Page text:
Location: northern India, Nepal, Bhutan, northern Indochina, Taiwan, southern China, Hainan
The peculiar-looking Chinese pangolin is one of just eight species belonging to the order Pholodia, meaning ‘scaled animals’. The pangolin is also known as a scaly anteater because, despite not being closely related to anteaters, it is highly specialised in feeding solely on ants and termites. When in danger, the pangolin can roll into a ball, leaving only the scaly parts of its body exposed, protecting itself from predators.
The Chinese pangolin has been intensively hunted for its meat, which is considered a delicacy, as well as for its skin, and scales, which have been used to scratch mosquito bites, due to their supposed antiseptic properties, or ground into a powder which is believed to have aphrodisiac properties and an ability to cure for skin diseases. Hunting is the main threat to the Chinese pangolin, as disturbance of its habitat has not been shown to have a large impact, provided its food source of termites and ants are not lost.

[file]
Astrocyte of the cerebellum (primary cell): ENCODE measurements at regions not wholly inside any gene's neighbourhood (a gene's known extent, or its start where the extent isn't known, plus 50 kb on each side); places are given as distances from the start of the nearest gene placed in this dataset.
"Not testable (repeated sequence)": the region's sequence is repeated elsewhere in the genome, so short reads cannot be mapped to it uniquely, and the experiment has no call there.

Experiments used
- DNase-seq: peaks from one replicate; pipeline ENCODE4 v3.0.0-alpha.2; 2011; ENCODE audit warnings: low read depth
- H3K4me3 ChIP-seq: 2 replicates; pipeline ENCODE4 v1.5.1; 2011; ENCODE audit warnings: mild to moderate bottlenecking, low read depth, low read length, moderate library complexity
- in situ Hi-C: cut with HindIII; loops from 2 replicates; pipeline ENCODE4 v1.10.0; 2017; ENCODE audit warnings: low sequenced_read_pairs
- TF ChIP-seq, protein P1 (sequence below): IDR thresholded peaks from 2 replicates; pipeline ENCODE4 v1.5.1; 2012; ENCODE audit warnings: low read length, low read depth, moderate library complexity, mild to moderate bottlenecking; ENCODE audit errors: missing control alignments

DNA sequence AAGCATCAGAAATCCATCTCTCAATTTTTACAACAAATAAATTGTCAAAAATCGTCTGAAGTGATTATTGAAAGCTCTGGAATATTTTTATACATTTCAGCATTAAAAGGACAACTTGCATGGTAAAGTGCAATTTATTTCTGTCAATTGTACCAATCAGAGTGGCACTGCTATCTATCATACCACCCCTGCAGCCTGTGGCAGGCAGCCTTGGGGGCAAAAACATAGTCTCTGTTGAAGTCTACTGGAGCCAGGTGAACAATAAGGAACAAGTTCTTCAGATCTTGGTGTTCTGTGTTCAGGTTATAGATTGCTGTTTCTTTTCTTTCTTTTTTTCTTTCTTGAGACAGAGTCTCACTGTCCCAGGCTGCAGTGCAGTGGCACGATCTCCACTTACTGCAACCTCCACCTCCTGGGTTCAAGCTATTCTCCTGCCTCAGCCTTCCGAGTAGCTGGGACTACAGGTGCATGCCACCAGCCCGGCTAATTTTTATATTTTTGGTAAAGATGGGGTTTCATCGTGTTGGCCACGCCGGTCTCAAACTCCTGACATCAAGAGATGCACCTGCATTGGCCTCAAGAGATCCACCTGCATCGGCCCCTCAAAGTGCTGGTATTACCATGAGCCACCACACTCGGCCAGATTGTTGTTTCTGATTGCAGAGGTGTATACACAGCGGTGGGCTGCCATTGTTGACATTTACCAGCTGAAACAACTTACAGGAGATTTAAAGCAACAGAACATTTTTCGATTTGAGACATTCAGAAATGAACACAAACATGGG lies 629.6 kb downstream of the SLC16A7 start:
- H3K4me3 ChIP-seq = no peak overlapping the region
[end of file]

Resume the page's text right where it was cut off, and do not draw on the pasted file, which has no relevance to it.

The Chinese pangolin is legally protected in the majority of countries it resides in, including Bangladesh, China, Taiwan, Thailand and India. It also occurs in some protected areas but, unfortunately, these measures have not been sufficient in reducing the illegal hunting and trade that takes place. While large seizures of illegally caught Chinese pangolins do occur, greater enforcement of laws and improved management of protected areas are required to prevent this devastating hunting.
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